14.09.2022 Author: Oleg Pavlov

Japan in Africa


On August 27-28, a conference organized by Tokyo and conceived as a Japan-Africa summit was held in Tunis. The intention was big: to hold the eighth edition of the event called TICAD (held since 1993) in such a way as to declare Japan’s significant activism in dealing with the development problems of the African continent.

And at first, expectations of the event were fulfilled. More than 30 African countries had announced that they would be taking part at head of state and government level, lavish speeches were prepared, talks with the Japanese Prime Minister as well as the award ceremony of the Hideyo Noguchi Africa Prize were planned, and a business forum with Japanese business representatives was organized.

However, something went “wrong” from the start. At the very last moment, Fumio Kishida, Japan’s Prime Minister, withdrew from the forum on the pretext that he was ill with COVID (he spoke only via video call) and was replaced by Foreign Minister Yoshimasa Hayashi, who took part in person in the second and third plenary sessions in the North African country. Immediately the pomp and importance of the event dropped, and some of the heads of state who had not arrived in Tunis before the announcement of the Prime Minister’s illness refused to attend.

The conference itself was marred by scandal because of the attendance by a delegation from the Sahrawi Arab Democratic Republic, which Morocco categorically does not recognize, considering Western Sahara part of its territory. It is clear that the hosts did this as a curtsey towards their powerful neighbor Algeria, which supports the SADR, but it was taken as an insult by the Moroccans.

On the whole, the event was rather unsatisfying because of this, but calling it absolutely pointless would be a stretch. Japan announced an extensive aid program aimed at overcoming the consequences of COVID-19 and preventing outbreaks of epidemics on the continent, tackling environmental problems, improving Africa’s investment climate, ensuring sustainable development, supporting socially-oriented businesses, and solving food problems.

Japan further announced that over the next three years it would allocate a considerable $30 billion from public and private funds for Africa’s development. A $4 billion “Japanese Green Growth Initiative with Africa” is to be launched to improve the quality of life. The establishment of a “start-up investment fund” of more than $100 million, provided by the Japanese businesses to support young entrepreneurs, was announced.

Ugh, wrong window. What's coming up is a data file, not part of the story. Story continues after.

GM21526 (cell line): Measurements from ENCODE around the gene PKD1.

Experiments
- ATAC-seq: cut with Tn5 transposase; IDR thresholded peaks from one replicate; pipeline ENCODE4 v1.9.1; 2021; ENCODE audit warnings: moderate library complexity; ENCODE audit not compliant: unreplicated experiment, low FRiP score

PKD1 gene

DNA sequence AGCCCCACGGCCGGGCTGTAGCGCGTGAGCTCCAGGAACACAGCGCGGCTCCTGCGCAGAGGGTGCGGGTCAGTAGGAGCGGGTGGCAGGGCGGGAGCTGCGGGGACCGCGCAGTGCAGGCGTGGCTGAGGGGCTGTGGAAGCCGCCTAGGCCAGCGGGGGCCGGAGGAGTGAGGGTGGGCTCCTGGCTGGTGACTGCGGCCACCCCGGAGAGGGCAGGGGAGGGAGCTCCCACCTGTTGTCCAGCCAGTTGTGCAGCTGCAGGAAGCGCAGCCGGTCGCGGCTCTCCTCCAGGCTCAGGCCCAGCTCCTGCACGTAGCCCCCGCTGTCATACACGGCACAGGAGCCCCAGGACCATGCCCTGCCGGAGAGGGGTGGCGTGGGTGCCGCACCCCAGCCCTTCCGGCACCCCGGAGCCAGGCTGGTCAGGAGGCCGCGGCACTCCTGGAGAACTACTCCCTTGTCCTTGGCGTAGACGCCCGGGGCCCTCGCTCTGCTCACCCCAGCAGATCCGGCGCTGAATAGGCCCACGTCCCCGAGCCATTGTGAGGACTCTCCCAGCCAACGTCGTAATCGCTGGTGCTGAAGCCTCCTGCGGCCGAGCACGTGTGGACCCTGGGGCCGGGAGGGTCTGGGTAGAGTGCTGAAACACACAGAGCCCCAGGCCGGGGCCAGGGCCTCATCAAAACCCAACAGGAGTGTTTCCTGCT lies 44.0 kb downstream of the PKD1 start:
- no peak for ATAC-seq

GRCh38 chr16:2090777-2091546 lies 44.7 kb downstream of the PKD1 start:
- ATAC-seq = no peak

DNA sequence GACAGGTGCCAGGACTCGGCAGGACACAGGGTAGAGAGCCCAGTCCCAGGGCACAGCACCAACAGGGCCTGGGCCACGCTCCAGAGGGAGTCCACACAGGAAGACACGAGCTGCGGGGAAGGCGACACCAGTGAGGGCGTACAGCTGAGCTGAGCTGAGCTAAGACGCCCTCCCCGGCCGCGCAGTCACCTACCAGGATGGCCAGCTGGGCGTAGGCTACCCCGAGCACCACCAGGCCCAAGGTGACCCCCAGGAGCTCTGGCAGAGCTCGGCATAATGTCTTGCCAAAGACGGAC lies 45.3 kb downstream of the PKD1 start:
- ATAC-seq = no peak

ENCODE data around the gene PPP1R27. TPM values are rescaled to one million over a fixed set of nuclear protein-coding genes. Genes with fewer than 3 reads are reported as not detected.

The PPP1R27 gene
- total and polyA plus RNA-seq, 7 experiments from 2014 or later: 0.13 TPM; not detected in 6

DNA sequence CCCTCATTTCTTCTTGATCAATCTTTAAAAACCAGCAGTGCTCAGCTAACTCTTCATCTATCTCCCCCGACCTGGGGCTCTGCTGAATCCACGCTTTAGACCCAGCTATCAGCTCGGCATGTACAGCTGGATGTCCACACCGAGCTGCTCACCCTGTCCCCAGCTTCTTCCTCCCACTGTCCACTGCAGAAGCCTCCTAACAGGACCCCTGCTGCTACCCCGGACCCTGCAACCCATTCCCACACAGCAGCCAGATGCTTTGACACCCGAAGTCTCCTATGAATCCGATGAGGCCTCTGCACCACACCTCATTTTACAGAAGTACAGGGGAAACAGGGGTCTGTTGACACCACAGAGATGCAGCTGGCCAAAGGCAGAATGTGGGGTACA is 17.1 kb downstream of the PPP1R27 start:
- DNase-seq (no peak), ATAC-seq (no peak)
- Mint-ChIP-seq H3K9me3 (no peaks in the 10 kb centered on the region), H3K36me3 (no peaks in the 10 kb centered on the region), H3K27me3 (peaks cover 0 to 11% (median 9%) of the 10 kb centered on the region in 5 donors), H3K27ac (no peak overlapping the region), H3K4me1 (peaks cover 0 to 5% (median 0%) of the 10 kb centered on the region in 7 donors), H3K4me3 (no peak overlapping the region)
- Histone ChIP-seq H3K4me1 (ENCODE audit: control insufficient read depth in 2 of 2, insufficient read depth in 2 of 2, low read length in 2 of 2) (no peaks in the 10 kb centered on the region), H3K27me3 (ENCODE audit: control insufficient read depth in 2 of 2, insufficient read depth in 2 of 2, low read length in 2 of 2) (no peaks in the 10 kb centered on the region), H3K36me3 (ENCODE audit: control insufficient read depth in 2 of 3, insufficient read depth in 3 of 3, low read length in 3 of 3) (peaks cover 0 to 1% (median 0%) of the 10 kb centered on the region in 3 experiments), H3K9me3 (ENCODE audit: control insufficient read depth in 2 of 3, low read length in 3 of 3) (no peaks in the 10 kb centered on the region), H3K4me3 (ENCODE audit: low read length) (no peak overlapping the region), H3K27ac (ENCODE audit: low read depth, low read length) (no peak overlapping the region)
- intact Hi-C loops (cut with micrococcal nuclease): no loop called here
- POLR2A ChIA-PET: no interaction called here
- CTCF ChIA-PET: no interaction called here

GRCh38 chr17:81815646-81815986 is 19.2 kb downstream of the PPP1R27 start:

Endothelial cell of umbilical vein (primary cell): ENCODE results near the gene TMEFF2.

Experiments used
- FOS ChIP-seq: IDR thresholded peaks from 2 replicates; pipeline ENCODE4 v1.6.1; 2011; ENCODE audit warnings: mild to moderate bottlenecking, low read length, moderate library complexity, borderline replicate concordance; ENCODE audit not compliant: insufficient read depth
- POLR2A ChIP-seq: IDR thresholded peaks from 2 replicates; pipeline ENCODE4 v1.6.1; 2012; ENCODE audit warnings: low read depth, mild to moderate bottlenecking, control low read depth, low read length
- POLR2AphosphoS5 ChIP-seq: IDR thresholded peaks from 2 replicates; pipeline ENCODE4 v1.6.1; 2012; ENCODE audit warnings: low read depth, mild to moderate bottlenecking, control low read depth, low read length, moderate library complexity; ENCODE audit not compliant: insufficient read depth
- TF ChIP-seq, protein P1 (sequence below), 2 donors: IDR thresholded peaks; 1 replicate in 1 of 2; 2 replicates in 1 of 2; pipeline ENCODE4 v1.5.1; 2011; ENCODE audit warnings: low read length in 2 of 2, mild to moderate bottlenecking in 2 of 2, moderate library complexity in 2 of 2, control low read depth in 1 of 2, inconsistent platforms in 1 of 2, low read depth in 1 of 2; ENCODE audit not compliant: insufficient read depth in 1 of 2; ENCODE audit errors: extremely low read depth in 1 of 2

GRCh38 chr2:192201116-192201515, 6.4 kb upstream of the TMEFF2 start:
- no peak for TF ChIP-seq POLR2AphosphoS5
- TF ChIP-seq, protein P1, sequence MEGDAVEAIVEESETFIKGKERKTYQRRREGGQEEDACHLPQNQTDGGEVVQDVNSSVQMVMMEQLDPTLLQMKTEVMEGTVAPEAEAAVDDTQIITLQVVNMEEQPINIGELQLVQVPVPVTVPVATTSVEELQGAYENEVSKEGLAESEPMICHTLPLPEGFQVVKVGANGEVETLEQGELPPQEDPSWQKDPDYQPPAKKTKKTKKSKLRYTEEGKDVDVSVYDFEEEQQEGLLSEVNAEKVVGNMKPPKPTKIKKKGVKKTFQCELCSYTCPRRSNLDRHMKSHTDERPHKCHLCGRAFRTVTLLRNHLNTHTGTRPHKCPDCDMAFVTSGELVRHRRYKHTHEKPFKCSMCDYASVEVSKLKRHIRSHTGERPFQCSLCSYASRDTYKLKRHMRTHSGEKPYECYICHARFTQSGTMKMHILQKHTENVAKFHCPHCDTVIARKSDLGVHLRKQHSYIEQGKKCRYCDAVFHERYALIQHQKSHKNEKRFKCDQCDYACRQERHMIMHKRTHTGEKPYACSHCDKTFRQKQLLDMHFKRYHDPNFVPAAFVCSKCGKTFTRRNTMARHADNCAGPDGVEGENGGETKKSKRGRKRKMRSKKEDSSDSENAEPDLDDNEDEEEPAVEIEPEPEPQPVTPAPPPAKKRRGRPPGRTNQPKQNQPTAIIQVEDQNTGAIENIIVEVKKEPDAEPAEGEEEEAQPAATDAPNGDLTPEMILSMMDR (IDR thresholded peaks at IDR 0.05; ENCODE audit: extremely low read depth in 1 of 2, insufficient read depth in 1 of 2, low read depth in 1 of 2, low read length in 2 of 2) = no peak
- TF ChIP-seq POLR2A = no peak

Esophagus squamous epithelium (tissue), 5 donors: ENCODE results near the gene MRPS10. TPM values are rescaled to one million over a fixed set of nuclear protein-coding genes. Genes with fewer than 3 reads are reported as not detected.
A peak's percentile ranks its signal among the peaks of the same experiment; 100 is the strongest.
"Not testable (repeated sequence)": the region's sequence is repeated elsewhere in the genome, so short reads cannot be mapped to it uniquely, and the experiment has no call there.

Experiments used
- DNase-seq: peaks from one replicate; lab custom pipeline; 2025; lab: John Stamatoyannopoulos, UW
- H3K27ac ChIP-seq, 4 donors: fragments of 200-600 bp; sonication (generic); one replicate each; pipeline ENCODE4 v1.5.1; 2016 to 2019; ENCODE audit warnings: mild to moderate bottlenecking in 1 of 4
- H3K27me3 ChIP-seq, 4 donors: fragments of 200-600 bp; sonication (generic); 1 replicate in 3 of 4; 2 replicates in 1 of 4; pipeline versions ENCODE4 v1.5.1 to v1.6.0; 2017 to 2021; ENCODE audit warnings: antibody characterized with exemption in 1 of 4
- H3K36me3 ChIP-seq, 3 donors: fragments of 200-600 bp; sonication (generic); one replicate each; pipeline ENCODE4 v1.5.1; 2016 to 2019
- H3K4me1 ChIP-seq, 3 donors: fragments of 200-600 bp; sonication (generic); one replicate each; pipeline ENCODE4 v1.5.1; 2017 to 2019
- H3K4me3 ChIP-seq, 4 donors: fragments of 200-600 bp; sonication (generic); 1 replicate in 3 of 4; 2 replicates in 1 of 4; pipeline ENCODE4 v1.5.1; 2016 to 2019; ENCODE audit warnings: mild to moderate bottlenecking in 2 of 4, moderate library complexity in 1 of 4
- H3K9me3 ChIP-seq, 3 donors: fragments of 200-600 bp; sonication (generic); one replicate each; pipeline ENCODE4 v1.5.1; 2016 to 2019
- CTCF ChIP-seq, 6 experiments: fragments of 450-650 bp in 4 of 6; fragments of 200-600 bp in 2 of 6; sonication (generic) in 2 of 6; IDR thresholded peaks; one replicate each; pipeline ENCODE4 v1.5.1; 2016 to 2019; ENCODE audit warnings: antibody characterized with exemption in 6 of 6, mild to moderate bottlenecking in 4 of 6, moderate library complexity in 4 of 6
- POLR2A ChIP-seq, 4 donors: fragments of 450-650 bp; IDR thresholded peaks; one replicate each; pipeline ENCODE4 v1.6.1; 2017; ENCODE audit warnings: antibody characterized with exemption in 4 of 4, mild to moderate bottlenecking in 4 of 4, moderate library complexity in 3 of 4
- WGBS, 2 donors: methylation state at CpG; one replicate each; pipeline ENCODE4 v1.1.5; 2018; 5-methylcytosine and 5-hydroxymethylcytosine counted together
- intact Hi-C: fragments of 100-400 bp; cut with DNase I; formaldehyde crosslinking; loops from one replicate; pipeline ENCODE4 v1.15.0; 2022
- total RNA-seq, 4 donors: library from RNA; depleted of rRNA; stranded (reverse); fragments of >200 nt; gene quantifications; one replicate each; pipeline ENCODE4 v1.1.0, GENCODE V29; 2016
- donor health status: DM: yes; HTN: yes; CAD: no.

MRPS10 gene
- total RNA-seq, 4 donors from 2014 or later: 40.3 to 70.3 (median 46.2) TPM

Human development is envisaged through the education of 300,000 professionals who will build Africa’s future.

The private sector is expected to receive up to $5 billion in support from the African Development Bank. Japan will make a new contribution of up to $1.08 billion to the Global Fund to fight infectious diseases, and $300 million will be allocated to agricultural productivity programs, including training of 200,000 professionals. As a cherry on top, $130 million in food aid was announced.

African leaders also noted their interest in Japan’s New Approach to Peace and Stability in Africa (NAPSA).

It was noticeable that compared to TICAD-7 (2019), there were fewer sessions, participants and the scope of the event itself, education and culture issues were not presented separately and the issue of migration was not raised.

Japan seems to have drawn some conclusions from the failed 2019 event riddled with outright complaints about the ineffectiveness of Japanese policy on the continent made to Tokyo by the Africans. As a result, this year’s event looked very solid on the surface.

On the sidelines of the conference, the Japanese Foreign Minister met with representatives of 21 countries, mostly leaning towards the Western camp, with the possible exception of Eritrea and Uganda. Meanwhile, the Prime Minister spoke by video call with the heads of nine states, also close to the Western bloc, although leaning towards centrism and a neutral position on the most pressing issue at the moment – the crisis around Ukraine – as well as with the chairman of the African Union Commission.

The bottom line is that a total of 38 countries participated, which is not bad, although 19 of them were represented only by ministers. Nine regional organizations were also represented, indicating full coverage of the African integration alliances. According to the only document adopted, the Tunis Declaration, the next summit meeting will take place in 2025 and will be preceded by a ministerial meeting in 2024.

In other words, Japan, at the behest of its overseas masters, has joined the Western bloc’s race for position in Africa and to oust China and Russia from it. It is far from certain that all the sweeping promises of Tokyo’s financial injections into the African continent will be honored. Experience suggests that a great many Western projects in Africa fail to come to fruition, even though the “swing” can be very big, as was the case at the relative recent EU-Africa conference. The Africans themselves are well aware of this, but are committed to attracting as much investment as possible, whatever the source.

The conclusion for Russia is that the conference participants failed to adopt anti-Russian positions, as evidenced by the text of the Tunis Declaration. But competition on the continent is getting fiercer and the West is becoming more and more aggressive, actively involving its “spoilers,” a term that can justifiably be applied to Japan.

Oleg Pavlov, a political observer, exclusively for the online magazine “New Eastern Outlook”.

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